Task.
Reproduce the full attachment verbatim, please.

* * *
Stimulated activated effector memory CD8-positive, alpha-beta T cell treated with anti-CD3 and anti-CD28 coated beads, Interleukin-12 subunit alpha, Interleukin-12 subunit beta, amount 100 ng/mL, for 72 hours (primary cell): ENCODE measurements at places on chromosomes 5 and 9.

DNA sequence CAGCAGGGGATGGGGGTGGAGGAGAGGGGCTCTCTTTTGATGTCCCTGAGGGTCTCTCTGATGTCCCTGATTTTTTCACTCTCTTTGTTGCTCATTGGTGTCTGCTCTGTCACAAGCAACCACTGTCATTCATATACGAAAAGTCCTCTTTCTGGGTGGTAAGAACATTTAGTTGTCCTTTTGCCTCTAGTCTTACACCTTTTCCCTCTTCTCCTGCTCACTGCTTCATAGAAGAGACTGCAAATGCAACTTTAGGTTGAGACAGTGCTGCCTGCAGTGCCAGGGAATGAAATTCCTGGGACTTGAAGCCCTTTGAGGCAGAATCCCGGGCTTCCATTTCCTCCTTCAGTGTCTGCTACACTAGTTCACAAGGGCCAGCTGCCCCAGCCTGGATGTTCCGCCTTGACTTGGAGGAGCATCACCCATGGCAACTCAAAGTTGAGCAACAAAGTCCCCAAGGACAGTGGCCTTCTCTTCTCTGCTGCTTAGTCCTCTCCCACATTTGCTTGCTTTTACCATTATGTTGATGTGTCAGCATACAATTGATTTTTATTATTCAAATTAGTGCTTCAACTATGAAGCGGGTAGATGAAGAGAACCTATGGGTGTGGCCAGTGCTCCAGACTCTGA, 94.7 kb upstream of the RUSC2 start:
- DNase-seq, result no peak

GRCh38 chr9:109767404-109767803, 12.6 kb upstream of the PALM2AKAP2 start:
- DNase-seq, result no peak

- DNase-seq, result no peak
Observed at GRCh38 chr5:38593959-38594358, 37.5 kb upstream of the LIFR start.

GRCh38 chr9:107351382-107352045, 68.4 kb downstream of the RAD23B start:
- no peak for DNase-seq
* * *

Stimulated activated effector memory CD8-positive, alpha-beta T cell treated with anti-CD3 and anti-CD28 coated beads, Interleukin-12 subunit alpha, Interleukin-12 subunit beta, amount 100 ng/mL, for 72 hours (primary cell): ENCODE measurements at places on chromosomes 5 and 9.

DNA sequence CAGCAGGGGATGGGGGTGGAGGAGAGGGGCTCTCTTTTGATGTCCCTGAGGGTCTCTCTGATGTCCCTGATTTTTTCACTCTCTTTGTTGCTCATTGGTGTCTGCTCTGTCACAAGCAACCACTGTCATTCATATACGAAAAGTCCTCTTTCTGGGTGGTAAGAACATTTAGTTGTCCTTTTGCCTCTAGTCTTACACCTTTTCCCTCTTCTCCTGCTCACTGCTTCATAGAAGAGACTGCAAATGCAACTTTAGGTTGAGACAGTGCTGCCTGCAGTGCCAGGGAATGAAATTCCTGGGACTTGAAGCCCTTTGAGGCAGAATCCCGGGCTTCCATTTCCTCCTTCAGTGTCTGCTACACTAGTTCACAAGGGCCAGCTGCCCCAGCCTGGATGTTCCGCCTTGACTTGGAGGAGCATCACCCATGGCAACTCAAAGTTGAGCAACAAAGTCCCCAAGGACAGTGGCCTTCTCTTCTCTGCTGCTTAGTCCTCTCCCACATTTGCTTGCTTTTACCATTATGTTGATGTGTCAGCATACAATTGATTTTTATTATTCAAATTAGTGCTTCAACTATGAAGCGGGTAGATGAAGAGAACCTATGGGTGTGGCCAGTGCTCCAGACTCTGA, 94.7 kb upstream of the RUSC2 start:
- DNase-seq, result no peak

GRCh38 chr9:109767404-109767803, 12.6 kb upstream of the PALM2AKAP2 start:
- DNase-seq, result no peak

- DNase-seq, result no peak
Observed at GRCh38 chr5:38593959-38594358, 37.5 kb upstream of the LIFR start.

GRCh38 chr9:107351382-107352045, 68.4 kb downstream of the RAD23B start:
- no peak for DNase-seq